Indigenous Peoples and Human Rights

August 22, 2013

Hopi Paatuwaqatsi 'Water is Life' Run Sept. 14, 2013

Photo Paatuwaqatsi
Runners and Public Invited 
to 10TH Annual
Paatuwaqatsi (Water is Life) Run
Hopi Trail Run Celebrates Sanctity of Water

Censored News
POLACCA, Ariz—On September 14, 2013, runners and their supporters from around the world will gather on Hopi’s First Mesa to celebrate and commemorate the sanctity of water in the 10th annual Water is Life run. This year’s run includes a 30-mile ultra-run, a 10-mile loop and 4-mile fun run.  The night before runners and their guests are invited to a spaghetti dinner, hosted by the Grand Canyon Trust, to learn about the Paatuwaqatsi Run from Hopi organizers.
Bucky Preston, founder of the Paatuwaqatsi Run, which is translated in Hopi as, “Water is Life,” reminds the runners that this event is not a race. “Paatuwaqatsi,” he said, “is a remembrance run; the run formed to keep the ancient trails ‘alive’. The Hopi’s believe that the trails are the veins of the village. Therefore carrying on the traditional values by utilizing the trails the villagers keep them open, this helps to keep the village alive and brings the clouds.”

The Paatuwaqatsi Run is based on traditional cultural values to remind the Hopi community of these teachings. This event is also open to the public to promote learning and sharing about the roles that water and running play in the Hopi belief system. The event also raises awareness about threats to Hopi springs from coal mining on Black Mesa.
Preston explains, “This run was something that I had always wanted to do for many years. We are forgetting our Hopi values. We are forgetting to help each other out. I want to see that effort return to our community. Putting Hopi life values and teaching at the forefront is the purpose of the run. Why are we taught to run early in the morning? Because running not only strengthens you physically, it strengthens you spiritually. A runner would take one of the many foot trails from the village in the early morning to a spring, take a drink from the spring and sprinkle himself with the cold water. This gave that person strength and provided healing for any ailments. Everything at Hopi involves water—water is life. Now, water is being abused and is depleting. In some places, it is gone and I want to bring awareness to the people.”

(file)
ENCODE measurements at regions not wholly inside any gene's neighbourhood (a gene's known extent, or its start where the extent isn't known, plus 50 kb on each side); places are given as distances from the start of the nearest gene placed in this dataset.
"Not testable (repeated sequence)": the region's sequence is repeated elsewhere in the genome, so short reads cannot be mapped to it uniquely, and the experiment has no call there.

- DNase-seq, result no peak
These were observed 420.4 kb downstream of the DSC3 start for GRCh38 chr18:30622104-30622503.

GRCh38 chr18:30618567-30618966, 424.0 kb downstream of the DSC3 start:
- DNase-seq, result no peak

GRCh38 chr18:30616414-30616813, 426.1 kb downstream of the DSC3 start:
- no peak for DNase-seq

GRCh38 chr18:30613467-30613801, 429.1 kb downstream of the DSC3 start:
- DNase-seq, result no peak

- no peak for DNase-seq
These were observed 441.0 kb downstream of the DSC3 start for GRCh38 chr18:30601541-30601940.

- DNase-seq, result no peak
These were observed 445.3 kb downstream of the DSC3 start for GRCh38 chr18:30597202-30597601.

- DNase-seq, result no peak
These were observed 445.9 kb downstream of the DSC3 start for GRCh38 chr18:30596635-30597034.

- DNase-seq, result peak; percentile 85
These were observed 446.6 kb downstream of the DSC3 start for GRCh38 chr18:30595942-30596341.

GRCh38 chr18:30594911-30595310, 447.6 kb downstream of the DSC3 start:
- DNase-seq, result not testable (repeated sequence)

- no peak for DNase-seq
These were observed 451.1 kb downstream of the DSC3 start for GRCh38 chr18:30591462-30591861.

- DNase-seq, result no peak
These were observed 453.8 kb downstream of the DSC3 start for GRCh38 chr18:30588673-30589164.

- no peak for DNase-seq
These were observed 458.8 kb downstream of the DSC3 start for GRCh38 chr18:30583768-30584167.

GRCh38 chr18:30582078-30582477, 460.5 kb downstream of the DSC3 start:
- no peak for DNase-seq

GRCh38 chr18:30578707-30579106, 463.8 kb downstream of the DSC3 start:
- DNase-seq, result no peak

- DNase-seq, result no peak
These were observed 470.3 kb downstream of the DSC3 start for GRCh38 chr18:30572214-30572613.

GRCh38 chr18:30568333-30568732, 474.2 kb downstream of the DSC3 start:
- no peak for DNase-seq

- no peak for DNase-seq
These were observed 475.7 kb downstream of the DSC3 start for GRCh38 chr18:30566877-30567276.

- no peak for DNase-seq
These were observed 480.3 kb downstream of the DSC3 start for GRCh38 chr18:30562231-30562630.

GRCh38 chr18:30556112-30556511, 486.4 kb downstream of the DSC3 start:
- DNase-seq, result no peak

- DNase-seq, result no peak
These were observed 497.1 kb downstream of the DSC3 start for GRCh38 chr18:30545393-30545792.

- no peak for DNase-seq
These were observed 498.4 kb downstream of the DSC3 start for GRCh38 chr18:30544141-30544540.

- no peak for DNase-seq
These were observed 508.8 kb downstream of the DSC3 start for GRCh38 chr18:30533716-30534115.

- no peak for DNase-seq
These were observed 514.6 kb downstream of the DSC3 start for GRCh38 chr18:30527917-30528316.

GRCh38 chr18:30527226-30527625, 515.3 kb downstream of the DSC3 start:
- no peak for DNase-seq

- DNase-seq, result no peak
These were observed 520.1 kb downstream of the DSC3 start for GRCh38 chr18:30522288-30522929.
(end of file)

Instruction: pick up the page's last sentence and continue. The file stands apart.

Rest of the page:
Preston reminds the participants that this event is very important to him for several reasons. One main reason is to implement Hopi teachings about water, because this is a very spiritual run. He said, “I work very hard every year to prepare for this run because it gets bigger every year. We always need help fixing miles and miles of trail and it really is a year around job.”
After runners cross the finish line everyone will feast on a traditional Hopi meal while traditional prizes are given to the runners who gave their best during the prayer run.
Bucky said, “It is a very important run for me because we (the Hopi people) must insure the runners understand the importance of water. I put my best effort forward, it is not for me, I do it for the people. I get very emotional when I see people come from far way places. They are very spiritual and very respectful. They come back every year and they are very thankful. It makes me feel joy in my heart that there are people that are very understanding about the importance of water.”
The free spaghetti dinner for runners will start at Friday, September 13th, 5:30pm at the corner of Highways 264 and 87 in the parking lot of the Second Mesa Post Office.
The Ultra Run begins on Saturday, September 14th at 6:00 am, the 10 mile loop begins at 7:00 am and the 4 mile fun run begins 8:00 am. Look for signs off Highway 264 at milepost 390 west of Polacca to find the run site and campsites.  
For more information or to register for the run, log onto
Grand Canyon Trust is looking for volunteers to help with trail work and event support September 12-14. Contact a volunteer coordinator at 928.774.7488 or to sign up.

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